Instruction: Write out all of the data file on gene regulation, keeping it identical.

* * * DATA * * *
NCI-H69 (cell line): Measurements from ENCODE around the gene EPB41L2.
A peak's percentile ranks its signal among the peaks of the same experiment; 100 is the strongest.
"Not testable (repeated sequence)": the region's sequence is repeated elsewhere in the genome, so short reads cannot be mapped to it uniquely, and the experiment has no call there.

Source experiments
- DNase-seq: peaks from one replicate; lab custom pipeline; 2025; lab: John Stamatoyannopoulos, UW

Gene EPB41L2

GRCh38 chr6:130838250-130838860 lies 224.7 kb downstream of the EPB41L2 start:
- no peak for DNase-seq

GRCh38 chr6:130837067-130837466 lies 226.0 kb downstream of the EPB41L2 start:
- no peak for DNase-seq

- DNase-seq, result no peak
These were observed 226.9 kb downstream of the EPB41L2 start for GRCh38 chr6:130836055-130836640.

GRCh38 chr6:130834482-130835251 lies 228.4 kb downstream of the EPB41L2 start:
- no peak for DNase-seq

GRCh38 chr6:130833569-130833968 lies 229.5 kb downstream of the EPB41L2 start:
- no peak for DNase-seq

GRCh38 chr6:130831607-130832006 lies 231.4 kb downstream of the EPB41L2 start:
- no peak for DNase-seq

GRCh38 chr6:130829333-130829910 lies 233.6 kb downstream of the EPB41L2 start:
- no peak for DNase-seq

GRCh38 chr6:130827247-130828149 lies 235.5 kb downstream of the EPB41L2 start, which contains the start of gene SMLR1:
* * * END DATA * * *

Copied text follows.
NCI-H69 (cell line): Measurements from ENCODE around the gene EPB41L2.
A peak's percentile ranks its signal among the peaks of the same experiment; 100 is the strongest.
"Not testable (repeated sequence)": the region's sequence is repeated elsewhere in the genome, so short reads cannot be mapped to it uniquely, and the experiment has no call there.

Source experiments
- DNase-seq: peaks from one replicate; lab custom pipeline; 2025; lab: John Stamatoyannopoulos, UW

Gene EPB41L2

GRCh38 chr6:130838250-130838860 lies 224.7 kb downstream of the EPB41L2 start:
- no peak for DNase-seq

GRCh38 chr6:130837067-130837466 lies 226.0 kb downstream of the EPB41L2 start:
- no peak for DNase-seq

- DNase-seq, result no peak
These were observed 226.9 kb downstream of the EPB41L2 start for GRCh38 chr6:130836055-130836640.

GRCh38 chr6:130834482-130835251 lies 228.4 kb downstream of the EPB41L2 start:
- no peak for DNase-seq

GRCh38 chr6:130833569-130833968 lies 229.5 kb downstream of the EPB41L2 start:
- no peak for DNase-seq

GRCh38 chr6:130831607-130832006 lies 231.4 kb downstream of the EPB41L2 start:
- no peak for DNase-seq

GRCh38 chr6:130829333-130829910 lies 233.6 kb downstream of the EPB41L2 start:
- no peak for DNase-seq

GRCh38 chr6:130827247-130828149 lies 235.5 kb downstream of the EPB41L2 start, which contains the start of gene SMLR1: